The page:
How Duke basketball's plan, process and belief led to an ACC Tournament title

GREENSBORO – The vision, plan and process paid off for Duke basketball at the Greensboro Coliseum.

Standing on the court with blue-and-white confetti under his feet, assistant coach Amile Jefferson reflected on a group of Blue Devils that feature four freshmen starters around the one starter – junior captain Jeremy Roach – from the 2022 Final Four squad in legendary coach Mike Krzyzewski’s final season.

Even in going from Coach K, college basketball’s all-time winningest coach, to a first-year coach in Jon Scheyer, the Blue Devils never wavered in their belief that the tradition of excellence would continue.

“It’s a beautiful process. One thing you can’t do: You can’t cheat the process,” Jefferson said Saturday after Duke’s 59-49 win against Virginia in the championship game of the ACC Tournament.

“I think Jon’s vision has been unbelievable. I’m here because of him and the vision he had, and because of Coach K. I’m indebted to them for an unbelievable deal. Jon has been amazing throughout. It doesn’t mean we’ve been perfect, but we have grown the whole year – and we stayed the course. We have an amazing group, we believe in them, we work every day. … It’s been a beautiful journey.”

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A former captain and 2015 national champion, Jefferson joined Coach K’s staff in 2021 as the team’s director of player development before being promoted to assistant coach ahead of Scheyer’s debut season.

“I will say I'm not sure any of this happens without Coach K's initial vision of wanting – some coaches can say it, but not everybody means it or believes it – where they want to see the program continue on at such a high level," Scheyer said.

“And he wanted it. … For me, it's about the belief we had in each other, and it started with that moment right there.”

Though Jefferson described the ride as beautiful, there were some blemishes on the road to the net-cutting portion of Duke’s season. Following a win that secured the program’s 22nd ACC Tournament championship, the Blue Devils (26-8) beamed as they celebrated the culmination of a journey that included its share of ups and downs.

“It’s not crazy that we pulled it off. We knew what we had,” said Roach, who scored a career-high 23 points against the Cavaliers. “Obviously, we were struggling a little bit at the beginning – we’re a young group of guys. They were gonna learn and we learn real quick. Now, we’re ACC champs.”

Duke’s schedule features a 19-point loss to Purdue in November, a 24-point shellacking at NC State in January and back-to-back losses to Miami and Virginia in February.

There was a message on a whiteboard inside Duke’s locker room Saturday that read: Physically tough, mentally tough, go take it. The Blue Devils checked each box during their week in Greensboro.

“There hasn't been a season that I've been a part of, whether it's as a player or as a coach, that hasn't had those ups and downs,” Scheyer said. “It's a matter of the timing of them and the circumstances."

The Blue Devils haven’t lost since that controversial defeat at Virginia, reeling off nine straight wins and improving to 17-1 with their full roster available. It was “amazing,” Jefferson said, to see Duke’s young players rise to a championship standard.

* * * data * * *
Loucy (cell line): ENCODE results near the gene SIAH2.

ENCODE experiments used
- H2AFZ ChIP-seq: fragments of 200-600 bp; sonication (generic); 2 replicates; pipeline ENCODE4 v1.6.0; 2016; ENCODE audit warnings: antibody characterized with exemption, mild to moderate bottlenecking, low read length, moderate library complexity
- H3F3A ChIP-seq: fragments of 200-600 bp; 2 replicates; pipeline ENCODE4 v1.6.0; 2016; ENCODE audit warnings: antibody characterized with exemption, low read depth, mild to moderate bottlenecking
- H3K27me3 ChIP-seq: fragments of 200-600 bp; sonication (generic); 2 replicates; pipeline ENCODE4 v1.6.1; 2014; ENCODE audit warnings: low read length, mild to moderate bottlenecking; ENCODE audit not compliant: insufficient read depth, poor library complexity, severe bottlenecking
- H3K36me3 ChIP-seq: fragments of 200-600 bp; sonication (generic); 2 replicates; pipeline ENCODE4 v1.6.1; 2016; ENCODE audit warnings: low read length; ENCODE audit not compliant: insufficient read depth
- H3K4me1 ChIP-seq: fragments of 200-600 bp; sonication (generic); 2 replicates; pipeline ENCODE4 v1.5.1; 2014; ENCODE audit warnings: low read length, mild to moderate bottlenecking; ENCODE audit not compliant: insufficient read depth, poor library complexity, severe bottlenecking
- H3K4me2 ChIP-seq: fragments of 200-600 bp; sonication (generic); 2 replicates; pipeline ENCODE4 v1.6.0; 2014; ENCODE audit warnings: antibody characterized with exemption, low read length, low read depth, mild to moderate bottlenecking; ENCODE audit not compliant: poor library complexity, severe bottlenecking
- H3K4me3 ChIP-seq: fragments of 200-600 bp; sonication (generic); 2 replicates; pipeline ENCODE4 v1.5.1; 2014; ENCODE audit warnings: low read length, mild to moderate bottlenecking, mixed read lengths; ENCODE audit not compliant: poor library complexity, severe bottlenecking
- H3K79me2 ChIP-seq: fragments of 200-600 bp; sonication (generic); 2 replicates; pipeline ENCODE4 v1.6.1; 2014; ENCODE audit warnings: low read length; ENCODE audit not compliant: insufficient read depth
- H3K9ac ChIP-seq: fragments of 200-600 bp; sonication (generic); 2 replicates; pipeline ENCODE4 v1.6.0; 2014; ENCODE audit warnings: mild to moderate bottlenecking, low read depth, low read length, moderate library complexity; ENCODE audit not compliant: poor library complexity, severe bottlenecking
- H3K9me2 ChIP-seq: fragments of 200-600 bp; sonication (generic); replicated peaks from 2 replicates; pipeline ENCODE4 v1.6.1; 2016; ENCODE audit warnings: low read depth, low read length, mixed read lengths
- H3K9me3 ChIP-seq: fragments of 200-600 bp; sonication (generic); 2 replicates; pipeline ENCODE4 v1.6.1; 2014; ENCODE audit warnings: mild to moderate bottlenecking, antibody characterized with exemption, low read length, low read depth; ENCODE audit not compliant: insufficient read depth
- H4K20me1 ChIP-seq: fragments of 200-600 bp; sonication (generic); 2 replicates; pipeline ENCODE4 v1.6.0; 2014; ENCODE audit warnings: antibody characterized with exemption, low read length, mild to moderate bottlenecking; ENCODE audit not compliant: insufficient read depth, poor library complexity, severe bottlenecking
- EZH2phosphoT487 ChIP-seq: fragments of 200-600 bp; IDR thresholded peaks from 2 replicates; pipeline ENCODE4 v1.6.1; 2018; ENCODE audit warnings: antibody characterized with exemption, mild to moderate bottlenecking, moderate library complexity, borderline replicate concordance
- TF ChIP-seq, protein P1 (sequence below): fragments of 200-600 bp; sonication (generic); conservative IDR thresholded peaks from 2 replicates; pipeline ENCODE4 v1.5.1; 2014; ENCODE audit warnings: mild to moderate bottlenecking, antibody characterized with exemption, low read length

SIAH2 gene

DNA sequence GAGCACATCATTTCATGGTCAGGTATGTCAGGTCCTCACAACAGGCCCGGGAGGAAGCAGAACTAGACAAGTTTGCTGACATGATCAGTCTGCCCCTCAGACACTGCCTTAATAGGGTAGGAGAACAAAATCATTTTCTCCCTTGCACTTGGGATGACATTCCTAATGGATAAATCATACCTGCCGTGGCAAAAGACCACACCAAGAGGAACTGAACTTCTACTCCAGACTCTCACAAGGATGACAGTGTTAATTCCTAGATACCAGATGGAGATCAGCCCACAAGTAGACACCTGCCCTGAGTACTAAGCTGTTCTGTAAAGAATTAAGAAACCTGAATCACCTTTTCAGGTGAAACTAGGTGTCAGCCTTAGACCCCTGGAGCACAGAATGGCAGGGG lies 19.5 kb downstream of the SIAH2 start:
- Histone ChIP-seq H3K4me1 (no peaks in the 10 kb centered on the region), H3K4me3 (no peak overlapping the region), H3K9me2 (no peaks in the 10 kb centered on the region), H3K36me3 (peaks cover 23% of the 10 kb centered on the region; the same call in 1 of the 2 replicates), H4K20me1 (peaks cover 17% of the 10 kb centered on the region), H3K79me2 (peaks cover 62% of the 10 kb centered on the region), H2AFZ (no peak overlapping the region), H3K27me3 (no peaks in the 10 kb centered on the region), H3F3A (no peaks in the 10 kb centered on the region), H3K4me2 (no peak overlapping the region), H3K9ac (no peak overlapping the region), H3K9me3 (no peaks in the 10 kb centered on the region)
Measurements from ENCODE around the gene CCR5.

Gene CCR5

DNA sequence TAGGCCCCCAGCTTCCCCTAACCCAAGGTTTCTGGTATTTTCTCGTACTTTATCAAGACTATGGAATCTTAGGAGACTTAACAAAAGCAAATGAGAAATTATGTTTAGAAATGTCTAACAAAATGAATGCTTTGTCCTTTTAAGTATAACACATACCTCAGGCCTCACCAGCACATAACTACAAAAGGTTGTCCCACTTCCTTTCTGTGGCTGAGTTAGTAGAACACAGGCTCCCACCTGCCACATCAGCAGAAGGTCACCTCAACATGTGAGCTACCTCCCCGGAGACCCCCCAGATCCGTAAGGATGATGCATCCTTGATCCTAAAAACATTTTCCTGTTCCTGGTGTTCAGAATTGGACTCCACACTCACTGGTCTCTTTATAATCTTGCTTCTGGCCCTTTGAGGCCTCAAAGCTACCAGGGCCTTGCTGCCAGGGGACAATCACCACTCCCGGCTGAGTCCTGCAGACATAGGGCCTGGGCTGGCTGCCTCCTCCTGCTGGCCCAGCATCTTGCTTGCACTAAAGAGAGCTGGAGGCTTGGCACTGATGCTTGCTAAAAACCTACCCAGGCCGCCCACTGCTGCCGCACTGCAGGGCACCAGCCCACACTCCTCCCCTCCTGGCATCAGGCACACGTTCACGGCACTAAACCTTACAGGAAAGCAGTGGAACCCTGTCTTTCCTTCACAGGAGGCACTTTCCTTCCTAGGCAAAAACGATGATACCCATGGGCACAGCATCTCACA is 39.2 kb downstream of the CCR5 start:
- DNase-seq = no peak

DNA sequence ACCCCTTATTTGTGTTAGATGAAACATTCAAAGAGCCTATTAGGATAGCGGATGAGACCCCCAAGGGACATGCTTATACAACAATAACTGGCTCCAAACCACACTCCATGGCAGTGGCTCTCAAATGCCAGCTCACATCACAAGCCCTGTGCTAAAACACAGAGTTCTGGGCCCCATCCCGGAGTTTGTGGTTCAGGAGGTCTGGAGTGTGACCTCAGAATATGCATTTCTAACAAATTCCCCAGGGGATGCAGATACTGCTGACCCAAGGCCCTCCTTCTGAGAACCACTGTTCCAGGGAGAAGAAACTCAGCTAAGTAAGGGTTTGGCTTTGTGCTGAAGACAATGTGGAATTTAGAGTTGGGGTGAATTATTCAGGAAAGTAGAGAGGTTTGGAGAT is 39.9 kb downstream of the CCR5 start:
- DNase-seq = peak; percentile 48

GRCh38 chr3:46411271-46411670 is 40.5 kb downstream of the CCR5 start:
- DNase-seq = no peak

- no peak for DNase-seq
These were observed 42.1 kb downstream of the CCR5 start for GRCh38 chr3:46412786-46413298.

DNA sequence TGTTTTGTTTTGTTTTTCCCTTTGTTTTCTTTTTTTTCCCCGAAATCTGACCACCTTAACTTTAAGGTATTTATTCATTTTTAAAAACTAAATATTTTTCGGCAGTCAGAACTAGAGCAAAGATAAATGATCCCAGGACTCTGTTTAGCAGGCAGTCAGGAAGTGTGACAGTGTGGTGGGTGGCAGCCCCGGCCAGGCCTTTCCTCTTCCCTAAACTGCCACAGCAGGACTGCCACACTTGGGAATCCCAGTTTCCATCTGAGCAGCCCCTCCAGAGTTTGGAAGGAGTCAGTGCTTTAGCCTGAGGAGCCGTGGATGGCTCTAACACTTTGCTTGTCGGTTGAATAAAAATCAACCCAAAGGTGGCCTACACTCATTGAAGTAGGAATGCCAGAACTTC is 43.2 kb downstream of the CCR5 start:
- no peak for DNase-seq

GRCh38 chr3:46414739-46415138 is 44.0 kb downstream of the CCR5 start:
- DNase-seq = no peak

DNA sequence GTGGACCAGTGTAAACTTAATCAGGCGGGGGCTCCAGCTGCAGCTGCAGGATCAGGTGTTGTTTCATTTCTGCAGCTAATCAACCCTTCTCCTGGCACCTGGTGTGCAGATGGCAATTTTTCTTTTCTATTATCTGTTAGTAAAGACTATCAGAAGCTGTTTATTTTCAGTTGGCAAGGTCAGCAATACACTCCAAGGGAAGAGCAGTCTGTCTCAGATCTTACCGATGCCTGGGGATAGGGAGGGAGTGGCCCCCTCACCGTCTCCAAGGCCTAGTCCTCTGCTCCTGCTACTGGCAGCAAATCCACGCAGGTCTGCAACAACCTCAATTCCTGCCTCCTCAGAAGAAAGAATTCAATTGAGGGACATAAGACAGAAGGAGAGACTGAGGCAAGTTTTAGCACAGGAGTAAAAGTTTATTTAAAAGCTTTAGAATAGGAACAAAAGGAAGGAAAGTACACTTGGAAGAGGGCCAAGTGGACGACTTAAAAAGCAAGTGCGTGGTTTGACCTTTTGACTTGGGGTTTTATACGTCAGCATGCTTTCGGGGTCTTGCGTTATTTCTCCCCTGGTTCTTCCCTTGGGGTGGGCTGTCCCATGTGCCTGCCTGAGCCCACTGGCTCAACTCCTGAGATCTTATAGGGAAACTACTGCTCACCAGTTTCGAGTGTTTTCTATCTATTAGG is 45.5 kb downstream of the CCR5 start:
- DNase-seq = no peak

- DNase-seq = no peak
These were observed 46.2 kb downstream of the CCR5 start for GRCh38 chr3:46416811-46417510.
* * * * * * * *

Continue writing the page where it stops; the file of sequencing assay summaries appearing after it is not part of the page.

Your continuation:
Mark Mitchell, Tyrese Proctor, Dereck Lively and Kyle Filipowski – the ACC Rookie of the Year and ACC Tournament MVP – are the usual four starters that surround Roach.

“When I was an older guy and we got to this point – now seeing Jeremy and those guys at this point – once you get to February and March, there are no more classes,” Jefferson said.

“We’re just one team. A freshman talks to a senior the same way a senior talks to a freshman, and that’s where you start building a bond that’s really unbreakable and that’s when you become brothers.”

The Blue Devils are so connected, they had similar quotes about sticking with the process, the plan and creating the chemistry that led to Saturday’s celebration.

“We were just able to just trust one another. We weren’t listening to anyone else, we weren’t listening to any media, we weren’t listening to any hecklers or anything like that,” Lively said. “We just focused on ourselves. We focused on ourselves – building chemistry, building connections. We’ve definitely done that.”

The scary part is there’s still more basketball to be played with the Blue Devils finding out their March Madness destination on Selection Sunday. Duke, the No. 5 seed in the East Region, opens the NCAA Tournament with No. 12 Oral Roberts (30-4) on Thursday in Orlando.

“We got young guys, they just needed time to adjust,” Jefferson said.

“They’ve done it beautifully. The one thing they’ve never stopped doing was working. You’re not surprised to see the jumps and improvements they’ve made. We’re a better team today than we were a week ago, than we were three weeks ago, because of that work ethic.”

On the dais inside the Odeon Theatre, with Scheyer on his left and Roach on his right, Filipowski gave his perspective on Duke’s rise from a new group to one that looks like a veteran squad.

“Just seeing how much we've come together as a team, where we started, we had almost a brand-new team, and (Roach) kind of had to lead the way,” Filipowski said.

“Just everyone in their roles, knowing what the main goal was, we really bought into that. And we did buy the motto – one vision – and we're going to keep doing that. I think that's just what makes us so special is just pushing through the ups and downs.”

Staff writer Rodd Baxley can be reached at or @RoddBaxley on Twitter.

This article originally appeared on The Fayetteville Observer: Duke basketball goes from Coach K to Jon Scheyer, wins ACC Tournament